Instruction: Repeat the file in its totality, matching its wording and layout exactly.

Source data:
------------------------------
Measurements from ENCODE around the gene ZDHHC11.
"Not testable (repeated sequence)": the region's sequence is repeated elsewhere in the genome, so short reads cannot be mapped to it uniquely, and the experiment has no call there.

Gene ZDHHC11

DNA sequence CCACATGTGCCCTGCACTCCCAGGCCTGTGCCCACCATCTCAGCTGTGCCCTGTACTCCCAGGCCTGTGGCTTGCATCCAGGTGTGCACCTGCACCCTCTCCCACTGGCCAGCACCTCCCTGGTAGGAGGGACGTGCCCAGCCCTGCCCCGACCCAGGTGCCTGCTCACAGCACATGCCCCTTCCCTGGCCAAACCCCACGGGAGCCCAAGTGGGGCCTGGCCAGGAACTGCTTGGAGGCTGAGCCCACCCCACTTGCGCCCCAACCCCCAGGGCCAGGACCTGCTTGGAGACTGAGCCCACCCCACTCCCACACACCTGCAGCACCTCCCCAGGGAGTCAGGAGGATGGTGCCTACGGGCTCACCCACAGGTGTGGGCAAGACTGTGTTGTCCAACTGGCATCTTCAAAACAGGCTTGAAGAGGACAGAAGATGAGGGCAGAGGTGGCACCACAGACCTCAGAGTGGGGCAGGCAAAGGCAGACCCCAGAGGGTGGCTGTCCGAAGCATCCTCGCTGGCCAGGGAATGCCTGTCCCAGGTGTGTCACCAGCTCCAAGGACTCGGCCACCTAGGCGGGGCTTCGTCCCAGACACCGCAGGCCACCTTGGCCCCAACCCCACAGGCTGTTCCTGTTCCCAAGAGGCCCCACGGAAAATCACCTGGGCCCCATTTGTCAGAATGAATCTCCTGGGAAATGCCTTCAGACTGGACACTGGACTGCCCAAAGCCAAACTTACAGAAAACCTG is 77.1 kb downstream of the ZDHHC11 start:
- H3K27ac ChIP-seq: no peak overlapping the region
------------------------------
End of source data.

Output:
Measurements from ENCODE around the gene ZDHHC11.
"Not testable (repeated sequence)": the region's sequence is repeated elsewhere in the genome, so short reads cannot be mapped to it uniquely, and the experiment has no call there.

Gene ZDHHC11

DNA sequence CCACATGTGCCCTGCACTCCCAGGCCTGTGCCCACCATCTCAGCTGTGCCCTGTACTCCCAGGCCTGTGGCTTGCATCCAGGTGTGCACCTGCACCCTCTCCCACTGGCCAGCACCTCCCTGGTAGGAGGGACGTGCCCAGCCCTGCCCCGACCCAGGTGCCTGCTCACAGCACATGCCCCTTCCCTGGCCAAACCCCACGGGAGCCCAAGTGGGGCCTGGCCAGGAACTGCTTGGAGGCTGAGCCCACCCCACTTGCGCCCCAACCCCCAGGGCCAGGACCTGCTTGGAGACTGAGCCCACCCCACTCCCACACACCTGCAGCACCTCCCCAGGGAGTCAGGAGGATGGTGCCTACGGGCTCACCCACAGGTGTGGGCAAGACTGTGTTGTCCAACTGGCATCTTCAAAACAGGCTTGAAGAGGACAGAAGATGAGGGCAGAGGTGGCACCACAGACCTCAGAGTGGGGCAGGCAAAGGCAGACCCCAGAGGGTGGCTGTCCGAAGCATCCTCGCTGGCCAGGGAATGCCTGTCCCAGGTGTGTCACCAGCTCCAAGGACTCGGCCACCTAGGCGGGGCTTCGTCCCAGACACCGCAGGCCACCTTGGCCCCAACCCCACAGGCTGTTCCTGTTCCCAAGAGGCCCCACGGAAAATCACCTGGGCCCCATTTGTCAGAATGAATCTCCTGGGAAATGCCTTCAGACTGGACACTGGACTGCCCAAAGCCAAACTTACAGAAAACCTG is 77.1 kb downstream of the ZDHHC11 start:
- H3K27ac ChIP-seq: no peak overlapping the region